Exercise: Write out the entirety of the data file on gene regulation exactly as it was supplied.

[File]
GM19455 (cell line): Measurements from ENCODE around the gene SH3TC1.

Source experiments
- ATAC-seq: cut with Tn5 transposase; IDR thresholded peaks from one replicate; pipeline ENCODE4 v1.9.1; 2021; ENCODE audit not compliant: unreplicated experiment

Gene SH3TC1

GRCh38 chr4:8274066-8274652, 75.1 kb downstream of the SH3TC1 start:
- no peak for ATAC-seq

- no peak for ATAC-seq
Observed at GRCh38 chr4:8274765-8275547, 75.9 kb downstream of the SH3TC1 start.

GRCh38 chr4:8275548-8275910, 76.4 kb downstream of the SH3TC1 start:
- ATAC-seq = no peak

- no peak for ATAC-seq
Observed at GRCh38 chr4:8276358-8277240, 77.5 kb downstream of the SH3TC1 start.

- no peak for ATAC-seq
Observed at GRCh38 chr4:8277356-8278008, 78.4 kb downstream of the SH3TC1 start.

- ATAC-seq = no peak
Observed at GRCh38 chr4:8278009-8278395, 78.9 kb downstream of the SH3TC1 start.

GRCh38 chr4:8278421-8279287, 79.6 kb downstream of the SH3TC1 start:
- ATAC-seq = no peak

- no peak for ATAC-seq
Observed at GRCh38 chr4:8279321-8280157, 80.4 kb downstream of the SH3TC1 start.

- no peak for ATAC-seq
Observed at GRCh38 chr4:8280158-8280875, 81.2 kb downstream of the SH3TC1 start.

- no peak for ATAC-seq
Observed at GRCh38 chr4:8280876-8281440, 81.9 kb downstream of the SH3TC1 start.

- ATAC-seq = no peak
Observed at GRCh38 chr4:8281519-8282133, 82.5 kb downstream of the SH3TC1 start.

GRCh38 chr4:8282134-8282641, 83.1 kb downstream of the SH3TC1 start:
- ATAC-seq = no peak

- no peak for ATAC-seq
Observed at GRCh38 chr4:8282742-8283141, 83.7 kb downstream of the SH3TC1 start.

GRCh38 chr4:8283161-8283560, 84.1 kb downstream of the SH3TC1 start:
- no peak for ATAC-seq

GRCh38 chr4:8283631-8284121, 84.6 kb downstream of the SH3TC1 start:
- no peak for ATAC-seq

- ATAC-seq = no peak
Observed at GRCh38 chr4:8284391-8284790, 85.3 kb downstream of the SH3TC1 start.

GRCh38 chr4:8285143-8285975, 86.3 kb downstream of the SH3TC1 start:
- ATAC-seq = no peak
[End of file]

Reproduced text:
GM19455 (cell line): Measurements from ENCODE around the gene SH3TC1.

Source experiments
- ATAC-seq: cut with Tn5 transposase; IDR thresholded peaks from one replicate; pipeline ENCODE4 v1.9.1; 2021; ENCODE audit not compliant: unreplicated experiment

Gene SH3TC1

GRCh38 chr4:8274066-8274652, 75.1 kb downstream of the SH3TC1 start:
- no peak for ATAC-seq

- no peak for ATAC-seq
Observed at GRCh38 chr4:8274765-8275547, 75.9 kb downstream of the SH3TC1 start.

GRCh38 chr4:8275548-8275910, 76.4 kb downstream of the SH3TC1 start:
- ATAC-seq = no peak

- no peak for ATAC-seq
Observed at GRCh38 chr4:8276358-8277240, 77.5 kb downstream of the SH3TC1 start.

- no peak for ATAC-seq
Observed at GRCh38 chr4:8277356-8278008, 78.4 kb downstream of the SH3TC1 start.

- ATAC-seq = no peak
Observed at GRCh38 chr4:8278009-8278395, 78.9 kb downstream of the SH3TC1 start.

GRCh38 chr4:8278421-8279287, 79.6 kb downstream of the SH3TC1 start:
- ATAC-seq = no peak

- no peak for ATAC-seq
Observed at GRCh38 chr4:8279321-8280157, 80.4 kb downstream of the SH3TC1 start.

- no peak for ATAC-seq
Observed at GRCh38 chr4:8280158-8280875, 81.2 kb downstream of the SH3TC1 start.

- no peak for ATAC-seq
Observed at GRCh38 chr4:8280876-8281440, 81.9 kb downstream of the SH3TC1 start.

- ATAC-seq = no peak
Observed at GRCh38 chr4:8281519-8282133, 82.5 kb downstream of the SH3TC1 start.

GRCh38 chr4:8282134-8282641, 83.1 kb downstream of the SH3TC1 start:
- ATAC-seq = no peak

- no peak for ATAC-seq
Observed at GRCh38 chr4:8282742-8283141, 83.7 kb downstream of the SH3TC1 start.

GRCh38 chr4:8283161-8283560, 84.1 kb downstream of the SH3TC1 start:
- no peak for ATAC-seq

GRCh38 chr4:8283631-8284121, 84.6 kb downstream of the SH3TC1 start:
- no peak for ATAC-seq

- ATAC-seq = no peak
Observed at GRCh38 chr4:8284391-8284790, 85.3 kb downstream of the SH3TC1 start.

GRCh38 chr4:8285143-8285975, 86.3 kb downstream of the SH3TC1 start:
- ATAC-seq = no peak